Social media marketing is all the buzz today- you can’t read any online marketing newsletter or industry publication without coming across an article about the next frontier in the world of interactive marketing- social media.
Most of the articles out there about social media are in agreement that it is an important new medium. Most of the thought pieces also discuss effective monetization as the key to the growth of social media advertising in the upcoming months. There are hundreds of examples and case studies on the cool new things that companies are doing to promote brands and continue the conversation with their core audience. Widgets, MySpace & Facebook applications, virally shared content on social networks among “friends” of “friends”, and virtual “gifts” are all part of the new marketing mix.
But it is important to keep in mind that these social marketing campaigns do not live in a vacuum. Sure, the viral aspect of social networks can certainly help propagate the social marketing media mix, but you still need to make sure people can find you. Many companies are investing vast resources into creating assets for the social media mix, and then just leaving them in the space in hopes the viral machine will take care of the distribution, but this could be a costly mistake.
A June 3rd article in Online Media Daily by Mark Walsh entitled Goldstein At IAB: Marketers Can’t Ignore Social Media references a social media marketing campaign for the BMW Series 1 model. According to the article, the campaign included a virtual customizer application that allowed users to go on a “virtual joyride” with their social network friends, although the article did not reference which specific properties were utilized. Sounds cool right? I thought it did, so I decided to do a bit more research to find out how the social application works.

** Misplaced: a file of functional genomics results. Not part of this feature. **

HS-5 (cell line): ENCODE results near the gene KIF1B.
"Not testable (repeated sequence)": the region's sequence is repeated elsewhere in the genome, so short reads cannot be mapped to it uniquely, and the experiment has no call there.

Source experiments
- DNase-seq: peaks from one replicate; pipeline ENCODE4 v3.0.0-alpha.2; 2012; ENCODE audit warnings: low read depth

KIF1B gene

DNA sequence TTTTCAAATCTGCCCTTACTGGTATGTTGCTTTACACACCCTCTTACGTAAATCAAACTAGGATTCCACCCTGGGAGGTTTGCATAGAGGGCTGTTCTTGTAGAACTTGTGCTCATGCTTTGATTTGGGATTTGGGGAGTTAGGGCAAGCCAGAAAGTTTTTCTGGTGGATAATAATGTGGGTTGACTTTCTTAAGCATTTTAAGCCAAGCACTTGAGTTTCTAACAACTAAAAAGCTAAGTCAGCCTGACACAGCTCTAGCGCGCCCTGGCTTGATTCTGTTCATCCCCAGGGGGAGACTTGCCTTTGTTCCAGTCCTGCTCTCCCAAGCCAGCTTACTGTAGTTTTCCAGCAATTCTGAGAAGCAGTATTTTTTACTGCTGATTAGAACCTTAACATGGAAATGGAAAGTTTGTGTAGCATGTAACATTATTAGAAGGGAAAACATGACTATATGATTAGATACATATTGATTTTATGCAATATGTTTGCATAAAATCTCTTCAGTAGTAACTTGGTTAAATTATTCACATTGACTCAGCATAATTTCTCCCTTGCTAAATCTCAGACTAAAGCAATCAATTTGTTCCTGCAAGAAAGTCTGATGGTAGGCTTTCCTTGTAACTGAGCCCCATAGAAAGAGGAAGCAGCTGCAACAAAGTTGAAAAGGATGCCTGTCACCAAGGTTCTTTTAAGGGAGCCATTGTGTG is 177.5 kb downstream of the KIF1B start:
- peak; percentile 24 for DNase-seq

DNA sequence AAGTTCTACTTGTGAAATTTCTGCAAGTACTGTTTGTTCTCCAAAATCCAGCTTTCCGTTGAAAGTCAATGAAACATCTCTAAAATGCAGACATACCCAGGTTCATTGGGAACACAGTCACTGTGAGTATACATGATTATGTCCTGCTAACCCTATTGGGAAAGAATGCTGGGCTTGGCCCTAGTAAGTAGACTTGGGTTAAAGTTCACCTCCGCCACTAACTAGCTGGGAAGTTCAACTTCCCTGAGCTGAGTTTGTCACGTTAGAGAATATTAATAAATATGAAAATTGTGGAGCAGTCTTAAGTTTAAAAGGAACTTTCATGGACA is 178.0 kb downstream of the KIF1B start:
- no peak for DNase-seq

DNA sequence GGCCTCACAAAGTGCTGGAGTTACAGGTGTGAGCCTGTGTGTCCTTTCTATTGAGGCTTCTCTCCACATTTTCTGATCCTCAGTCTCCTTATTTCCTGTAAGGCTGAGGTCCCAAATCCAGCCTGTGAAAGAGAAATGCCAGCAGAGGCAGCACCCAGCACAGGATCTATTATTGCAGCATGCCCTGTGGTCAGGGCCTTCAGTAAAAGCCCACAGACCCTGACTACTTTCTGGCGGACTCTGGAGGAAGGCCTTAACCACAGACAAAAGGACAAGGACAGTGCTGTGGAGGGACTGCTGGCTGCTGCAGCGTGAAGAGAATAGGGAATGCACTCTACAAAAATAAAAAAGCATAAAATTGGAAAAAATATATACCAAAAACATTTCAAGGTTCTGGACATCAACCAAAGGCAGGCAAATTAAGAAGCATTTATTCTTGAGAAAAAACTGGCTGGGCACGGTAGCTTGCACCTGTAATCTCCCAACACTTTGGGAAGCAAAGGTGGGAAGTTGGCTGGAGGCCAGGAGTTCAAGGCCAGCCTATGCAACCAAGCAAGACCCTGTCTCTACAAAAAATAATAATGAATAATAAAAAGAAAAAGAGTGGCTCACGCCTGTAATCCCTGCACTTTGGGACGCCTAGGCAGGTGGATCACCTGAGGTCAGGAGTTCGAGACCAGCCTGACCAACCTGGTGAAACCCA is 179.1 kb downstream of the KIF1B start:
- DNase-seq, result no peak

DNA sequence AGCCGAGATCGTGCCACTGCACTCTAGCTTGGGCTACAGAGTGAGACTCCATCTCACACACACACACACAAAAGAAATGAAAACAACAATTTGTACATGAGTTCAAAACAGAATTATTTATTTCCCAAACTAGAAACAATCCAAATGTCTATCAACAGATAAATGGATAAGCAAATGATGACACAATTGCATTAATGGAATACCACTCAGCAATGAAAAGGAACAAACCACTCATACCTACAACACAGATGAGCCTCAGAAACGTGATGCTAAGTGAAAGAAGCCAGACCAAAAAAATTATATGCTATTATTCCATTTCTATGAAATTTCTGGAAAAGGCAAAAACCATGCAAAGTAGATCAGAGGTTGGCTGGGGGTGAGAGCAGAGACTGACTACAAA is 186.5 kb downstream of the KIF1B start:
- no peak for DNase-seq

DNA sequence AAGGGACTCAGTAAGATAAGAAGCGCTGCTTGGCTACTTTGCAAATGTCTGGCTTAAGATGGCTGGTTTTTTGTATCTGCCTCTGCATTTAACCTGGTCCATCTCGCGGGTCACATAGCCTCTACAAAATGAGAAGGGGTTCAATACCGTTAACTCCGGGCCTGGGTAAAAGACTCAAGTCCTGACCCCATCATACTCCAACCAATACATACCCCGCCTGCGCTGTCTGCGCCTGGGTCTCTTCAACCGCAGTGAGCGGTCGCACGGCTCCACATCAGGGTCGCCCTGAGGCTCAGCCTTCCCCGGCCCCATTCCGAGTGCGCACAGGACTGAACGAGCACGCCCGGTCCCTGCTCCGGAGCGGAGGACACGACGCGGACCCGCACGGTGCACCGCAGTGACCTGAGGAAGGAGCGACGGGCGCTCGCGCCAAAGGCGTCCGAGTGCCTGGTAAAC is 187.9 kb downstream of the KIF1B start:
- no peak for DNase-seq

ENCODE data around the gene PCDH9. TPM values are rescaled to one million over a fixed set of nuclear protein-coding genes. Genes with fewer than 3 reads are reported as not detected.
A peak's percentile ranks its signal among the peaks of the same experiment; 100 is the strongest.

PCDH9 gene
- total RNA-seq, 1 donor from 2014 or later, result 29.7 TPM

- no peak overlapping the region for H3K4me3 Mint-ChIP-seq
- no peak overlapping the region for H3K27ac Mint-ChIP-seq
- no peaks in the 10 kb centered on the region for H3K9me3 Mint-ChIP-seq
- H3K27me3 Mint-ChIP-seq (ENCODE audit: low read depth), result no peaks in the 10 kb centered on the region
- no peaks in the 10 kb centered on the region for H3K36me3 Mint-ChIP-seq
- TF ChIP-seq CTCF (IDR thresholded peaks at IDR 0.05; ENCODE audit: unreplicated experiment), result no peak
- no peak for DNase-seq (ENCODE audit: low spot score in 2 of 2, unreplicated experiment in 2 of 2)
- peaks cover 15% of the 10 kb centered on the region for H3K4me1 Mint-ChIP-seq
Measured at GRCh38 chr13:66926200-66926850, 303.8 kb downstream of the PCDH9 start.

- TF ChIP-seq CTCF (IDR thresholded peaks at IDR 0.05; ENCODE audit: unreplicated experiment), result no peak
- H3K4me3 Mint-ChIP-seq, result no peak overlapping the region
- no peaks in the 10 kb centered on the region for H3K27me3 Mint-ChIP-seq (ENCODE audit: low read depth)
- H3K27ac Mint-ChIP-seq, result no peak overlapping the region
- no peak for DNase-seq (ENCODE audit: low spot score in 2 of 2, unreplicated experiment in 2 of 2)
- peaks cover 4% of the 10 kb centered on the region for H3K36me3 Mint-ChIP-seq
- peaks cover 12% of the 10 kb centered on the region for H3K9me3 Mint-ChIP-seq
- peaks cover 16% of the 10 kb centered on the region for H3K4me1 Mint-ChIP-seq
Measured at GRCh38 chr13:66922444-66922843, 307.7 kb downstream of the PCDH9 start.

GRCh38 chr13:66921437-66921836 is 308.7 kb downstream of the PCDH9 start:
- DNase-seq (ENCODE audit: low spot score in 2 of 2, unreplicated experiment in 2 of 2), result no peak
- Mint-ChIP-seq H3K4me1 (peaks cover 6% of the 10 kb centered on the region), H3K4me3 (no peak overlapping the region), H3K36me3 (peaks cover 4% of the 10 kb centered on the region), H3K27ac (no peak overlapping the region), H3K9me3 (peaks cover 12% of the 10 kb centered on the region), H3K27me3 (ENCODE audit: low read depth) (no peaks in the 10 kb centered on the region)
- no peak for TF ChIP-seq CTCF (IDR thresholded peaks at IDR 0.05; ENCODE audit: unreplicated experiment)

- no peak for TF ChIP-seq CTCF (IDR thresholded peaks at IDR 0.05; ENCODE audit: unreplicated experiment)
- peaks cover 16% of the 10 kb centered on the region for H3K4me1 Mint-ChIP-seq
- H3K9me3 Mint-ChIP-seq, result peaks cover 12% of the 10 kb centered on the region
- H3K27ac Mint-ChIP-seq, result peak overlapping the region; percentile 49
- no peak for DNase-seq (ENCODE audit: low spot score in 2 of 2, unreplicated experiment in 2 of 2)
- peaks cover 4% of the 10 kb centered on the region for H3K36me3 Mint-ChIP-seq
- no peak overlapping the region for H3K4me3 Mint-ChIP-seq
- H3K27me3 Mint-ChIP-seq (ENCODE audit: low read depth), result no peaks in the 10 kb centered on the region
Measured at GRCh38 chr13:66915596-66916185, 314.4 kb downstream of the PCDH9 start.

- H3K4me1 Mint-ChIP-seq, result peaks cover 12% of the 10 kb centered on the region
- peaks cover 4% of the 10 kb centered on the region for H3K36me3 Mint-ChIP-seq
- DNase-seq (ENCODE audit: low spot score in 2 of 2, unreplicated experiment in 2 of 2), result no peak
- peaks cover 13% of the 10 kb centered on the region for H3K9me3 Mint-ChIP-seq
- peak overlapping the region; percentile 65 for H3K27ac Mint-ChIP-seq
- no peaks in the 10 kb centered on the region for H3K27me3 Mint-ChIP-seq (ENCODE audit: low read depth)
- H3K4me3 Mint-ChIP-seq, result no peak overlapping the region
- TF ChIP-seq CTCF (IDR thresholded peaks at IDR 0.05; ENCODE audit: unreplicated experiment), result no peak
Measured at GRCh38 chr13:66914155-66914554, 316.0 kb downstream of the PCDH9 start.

The only problem is I can’t seem to find it! And if a certified AdWords pro can’t find it through search, the general population will probably have an even harder time. This is a major problem for BMW as they expended a lot of effort to create this interesting application that is virtually invisible unless I happen to be a “friend” of BMW on whatever social networking site the campaign utilized. BMW missed a huge opportunity with this campaign due to the lack of an integrated plan to maximize the traffic, and allow people to find the custom application.
Nothing popped in the paid or organic results for relevant searches like “BMW customizer”, “BMW customizer application”, “BMW social network application”, “BMW MySpace page” “BMW Facebook page” or many other related queries. As a result, the overall return on the campaign must have been significantly stifled by the fact that the no one can find this new application despite the fact the application is discussed in the media. Even after reading an article about the campaign/application with quotes from the agency that developed the campaign- it is nowhere to be found!
The lack of integrated efforts to promote the social campaign has certainly impacted the return on investment for BMW. Even though the majority of traffic hitting the social campaign is viral, a huge opportunity was wasted by not driving additional traffic through integrated marketing efforts.
So, what should BMW have done? Stay tuned for Part 2 of this series to find out.